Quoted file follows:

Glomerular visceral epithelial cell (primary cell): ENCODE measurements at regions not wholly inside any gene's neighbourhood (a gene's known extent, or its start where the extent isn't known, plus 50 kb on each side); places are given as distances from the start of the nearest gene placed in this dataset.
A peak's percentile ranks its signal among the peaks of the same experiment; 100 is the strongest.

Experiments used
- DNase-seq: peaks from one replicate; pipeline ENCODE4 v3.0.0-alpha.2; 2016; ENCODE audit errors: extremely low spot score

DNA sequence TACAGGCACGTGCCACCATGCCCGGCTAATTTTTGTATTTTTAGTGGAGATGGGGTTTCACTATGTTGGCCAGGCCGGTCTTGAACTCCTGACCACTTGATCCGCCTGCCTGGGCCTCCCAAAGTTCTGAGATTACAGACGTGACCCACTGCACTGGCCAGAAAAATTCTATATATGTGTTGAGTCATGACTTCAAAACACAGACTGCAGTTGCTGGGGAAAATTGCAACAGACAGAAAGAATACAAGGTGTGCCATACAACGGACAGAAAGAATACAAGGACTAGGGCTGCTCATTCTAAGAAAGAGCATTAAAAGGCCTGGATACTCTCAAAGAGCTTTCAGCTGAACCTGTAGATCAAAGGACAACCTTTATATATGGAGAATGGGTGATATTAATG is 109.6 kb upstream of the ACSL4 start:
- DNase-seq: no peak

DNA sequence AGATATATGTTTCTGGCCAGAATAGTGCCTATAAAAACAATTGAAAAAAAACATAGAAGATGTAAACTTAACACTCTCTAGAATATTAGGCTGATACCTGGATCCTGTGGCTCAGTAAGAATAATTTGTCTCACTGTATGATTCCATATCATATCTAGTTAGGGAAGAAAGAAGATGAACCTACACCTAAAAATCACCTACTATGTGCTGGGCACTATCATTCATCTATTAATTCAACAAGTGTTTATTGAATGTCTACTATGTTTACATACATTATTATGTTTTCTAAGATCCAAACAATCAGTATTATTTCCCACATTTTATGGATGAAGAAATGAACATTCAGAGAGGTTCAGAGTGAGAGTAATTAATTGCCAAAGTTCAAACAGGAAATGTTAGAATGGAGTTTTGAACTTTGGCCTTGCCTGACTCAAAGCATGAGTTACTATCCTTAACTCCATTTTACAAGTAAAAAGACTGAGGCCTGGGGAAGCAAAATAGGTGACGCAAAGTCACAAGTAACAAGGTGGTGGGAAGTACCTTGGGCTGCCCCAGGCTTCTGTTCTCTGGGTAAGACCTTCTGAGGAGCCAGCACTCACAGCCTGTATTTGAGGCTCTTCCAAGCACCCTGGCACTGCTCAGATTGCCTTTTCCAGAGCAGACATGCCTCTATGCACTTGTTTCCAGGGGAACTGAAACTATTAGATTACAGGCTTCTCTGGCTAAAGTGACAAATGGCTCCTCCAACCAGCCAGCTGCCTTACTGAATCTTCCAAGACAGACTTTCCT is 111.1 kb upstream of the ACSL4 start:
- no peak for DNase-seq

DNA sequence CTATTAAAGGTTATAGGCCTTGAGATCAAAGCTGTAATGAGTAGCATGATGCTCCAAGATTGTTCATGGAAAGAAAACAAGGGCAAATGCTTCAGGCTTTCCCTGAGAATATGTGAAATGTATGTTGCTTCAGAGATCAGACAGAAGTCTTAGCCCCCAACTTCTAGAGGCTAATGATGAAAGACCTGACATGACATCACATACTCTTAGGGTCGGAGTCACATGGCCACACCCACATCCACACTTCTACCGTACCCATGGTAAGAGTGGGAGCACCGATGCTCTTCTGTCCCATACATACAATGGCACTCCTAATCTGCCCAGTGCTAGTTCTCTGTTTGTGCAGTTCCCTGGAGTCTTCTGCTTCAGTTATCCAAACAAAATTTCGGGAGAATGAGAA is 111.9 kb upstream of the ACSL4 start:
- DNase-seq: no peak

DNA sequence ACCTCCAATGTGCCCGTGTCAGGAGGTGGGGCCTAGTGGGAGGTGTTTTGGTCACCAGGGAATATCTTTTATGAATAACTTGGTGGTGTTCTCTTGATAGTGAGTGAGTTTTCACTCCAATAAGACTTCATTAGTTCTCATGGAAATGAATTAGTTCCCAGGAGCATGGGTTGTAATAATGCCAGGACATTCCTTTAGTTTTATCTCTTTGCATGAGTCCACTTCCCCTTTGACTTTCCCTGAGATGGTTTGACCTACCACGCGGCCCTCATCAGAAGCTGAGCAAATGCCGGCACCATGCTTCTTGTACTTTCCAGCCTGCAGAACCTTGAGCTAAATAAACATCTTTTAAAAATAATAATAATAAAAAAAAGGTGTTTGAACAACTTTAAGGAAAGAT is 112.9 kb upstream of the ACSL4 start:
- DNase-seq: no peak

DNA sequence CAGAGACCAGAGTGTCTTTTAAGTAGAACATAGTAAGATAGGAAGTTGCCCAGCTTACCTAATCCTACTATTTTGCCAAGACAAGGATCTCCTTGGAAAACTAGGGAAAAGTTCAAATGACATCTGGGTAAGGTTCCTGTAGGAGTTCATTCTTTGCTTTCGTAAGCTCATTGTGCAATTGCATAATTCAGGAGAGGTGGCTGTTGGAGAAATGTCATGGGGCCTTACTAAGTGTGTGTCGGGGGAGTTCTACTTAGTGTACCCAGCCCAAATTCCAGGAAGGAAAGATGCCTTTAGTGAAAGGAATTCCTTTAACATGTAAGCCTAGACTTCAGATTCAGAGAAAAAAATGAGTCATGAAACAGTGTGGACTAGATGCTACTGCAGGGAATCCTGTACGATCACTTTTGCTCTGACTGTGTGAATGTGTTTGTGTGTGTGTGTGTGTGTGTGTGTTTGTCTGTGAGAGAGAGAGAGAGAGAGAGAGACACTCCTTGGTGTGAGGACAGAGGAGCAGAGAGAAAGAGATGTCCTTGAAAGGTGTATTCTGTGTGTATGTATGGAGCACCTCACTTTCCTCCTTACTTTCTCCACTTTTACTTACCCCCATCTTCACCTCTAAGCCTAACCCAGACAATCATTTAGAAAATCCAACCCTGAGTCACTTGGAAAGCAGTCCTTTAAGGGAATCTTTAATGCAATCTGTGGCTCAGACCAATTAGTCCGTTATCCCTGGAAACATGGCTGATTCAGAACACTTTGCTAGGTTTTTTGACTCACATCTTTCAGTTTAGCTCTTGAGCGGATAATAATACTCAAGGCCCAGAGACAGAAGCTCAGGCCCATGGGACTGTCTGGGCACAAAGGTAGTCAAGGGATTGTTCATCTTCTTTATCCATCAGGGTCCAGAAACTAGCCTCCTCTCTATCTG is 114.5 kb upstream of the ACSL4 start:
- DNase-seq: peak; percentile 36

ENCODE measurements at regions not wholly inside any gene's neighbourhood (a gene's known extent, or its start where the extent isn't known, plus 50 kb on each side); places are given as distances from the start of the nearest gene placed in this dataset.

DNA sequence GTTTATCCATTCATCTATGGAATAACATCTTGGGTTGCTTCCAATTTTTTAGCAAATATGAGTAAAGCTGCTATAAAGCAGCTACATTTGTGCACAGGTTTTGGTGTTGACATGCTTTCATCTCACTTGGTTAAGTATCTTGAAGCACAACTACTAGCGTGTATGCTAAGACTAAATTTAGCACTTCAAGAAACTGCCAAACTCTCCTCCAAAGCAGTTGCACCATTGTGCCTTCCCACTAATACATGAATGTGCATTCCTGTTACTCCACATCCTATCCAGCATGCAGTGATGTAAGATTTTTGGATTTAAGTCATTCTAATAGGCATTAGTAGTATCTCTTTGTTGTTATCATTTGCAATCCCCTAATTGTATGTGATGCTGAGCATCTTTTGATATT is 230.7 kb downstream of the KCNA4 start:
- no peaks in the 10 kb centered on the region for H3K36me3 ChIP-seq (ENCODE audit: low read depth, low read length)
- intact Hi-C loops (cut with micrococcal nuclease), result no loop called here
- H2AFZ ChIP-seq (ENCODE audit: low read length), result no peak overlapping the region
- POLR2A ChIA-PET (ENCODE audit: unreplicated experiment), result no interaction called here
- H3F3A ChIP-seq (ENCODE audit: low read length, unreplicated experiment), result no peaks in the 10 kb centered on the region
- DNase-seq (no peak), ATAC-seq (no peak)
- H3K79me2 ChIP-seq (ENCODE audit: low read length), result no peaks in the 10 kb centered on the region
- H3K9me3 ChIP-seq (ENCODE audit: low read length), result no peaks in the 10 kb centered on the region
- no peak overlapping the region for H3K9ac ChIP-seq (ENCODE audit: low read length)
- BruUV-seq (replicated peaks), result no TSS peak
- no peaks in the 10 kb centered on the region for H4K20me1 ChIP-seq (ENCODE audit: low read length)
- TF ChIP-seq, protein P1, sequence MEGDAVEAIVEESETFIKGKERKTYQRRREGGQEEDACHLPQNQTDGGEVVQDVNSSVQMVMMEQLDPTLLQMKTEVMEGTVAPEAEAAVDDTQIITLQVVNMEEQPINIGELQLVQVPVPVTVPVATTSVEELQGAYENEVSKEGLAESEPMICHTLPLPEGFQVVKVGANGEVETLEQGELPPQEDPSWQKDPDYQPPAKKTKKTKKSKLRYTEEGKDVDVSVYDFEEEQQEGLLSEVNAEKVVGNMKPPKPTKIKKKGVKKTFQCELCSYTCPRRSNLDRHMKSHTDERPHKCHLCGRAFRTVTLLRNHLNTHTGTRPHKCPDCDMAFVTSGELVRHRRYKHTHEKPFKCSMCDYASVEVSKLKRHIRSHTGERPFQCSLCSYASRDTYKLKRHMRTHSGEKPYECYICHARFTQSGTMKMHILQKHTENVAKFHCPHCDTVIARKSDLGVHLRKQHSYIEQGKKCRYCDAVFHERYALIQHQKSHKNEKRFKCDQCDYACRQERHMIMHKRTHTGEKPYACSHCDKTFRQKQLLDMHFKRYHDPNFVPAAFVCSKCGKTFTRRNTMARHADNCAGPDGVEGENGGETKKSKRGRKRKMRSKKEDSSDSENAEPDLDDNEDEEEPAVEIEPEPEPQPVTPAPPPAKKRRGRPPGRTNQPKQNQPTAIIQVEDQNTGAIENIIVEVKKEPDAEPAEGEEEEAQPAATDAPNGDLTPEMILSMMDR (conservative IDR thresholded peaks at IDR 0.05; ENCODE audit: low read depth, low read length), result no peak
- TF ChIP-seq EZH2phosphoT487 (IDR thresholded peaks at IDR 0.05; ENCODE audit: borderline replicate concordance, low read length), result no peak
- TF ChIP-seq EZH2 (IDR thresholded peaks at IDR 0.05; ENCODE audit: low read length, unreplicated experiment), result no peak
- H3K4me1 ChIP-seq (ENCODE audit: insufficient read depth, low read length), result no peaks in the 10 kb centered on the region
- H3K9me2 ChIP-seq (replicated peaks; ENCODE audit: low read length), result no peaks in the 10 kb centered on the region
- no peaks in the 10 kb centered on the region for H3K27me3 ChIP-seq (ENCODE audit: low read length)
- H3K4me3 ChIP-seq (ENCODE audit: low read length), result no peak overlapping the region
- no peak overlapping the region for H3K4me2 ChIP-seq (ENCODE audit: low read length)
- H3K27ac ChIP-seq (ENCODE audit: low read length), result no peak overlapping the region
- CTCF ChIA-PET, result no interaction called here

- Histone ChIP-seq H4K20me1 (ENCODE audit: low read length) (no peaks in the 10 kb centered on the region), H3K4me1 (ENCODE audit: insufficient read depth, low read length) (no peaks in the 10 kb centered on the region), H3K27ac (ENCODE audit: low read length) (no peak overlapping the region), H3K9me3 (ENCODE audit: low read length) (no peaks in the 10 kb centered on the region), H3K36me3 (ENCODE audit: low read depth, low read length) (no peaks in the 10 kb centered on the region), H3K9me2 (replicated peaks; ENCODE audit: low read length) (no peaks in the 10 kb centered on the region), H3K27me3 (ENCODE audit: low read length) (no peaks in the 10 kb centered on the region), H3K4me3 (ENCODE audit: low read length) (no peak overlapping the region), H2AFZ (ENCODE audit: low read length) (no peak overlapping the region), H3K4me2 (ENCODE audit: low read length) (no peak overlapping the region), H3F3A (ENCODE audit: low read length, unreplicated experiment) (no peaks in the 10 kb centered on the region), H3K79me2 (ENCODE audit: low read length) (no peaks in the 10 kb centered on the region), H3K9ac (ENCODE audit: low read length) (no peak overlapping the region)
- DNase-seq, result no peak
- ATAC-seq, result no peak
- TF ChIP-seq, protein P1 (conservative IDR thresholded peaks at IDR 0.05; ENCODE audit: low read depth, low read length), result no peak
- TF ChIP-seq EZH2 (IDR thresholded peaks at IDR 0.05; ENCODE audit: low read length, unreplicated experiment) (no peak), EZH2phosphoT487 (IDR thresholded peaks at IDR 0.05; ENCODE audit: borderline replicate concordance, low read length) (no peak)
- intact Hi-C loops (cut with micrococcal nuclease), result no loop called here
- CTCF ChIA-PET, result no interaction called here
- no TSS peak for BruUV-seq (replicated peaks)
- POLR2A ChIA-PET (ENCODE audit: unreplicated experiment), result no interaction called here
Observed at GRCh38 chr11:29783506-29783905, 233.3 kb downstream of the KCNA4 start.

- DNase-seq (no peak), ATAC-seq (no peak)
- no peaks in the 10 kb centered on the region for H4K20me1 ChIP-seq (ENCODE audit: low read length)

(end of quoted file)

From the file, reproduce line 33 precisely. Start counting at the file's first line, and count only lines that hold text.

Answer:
- no peaks in the 10 kb centered on the region for H3K27me3 ChIP-seq (ENCODE audit: low read length)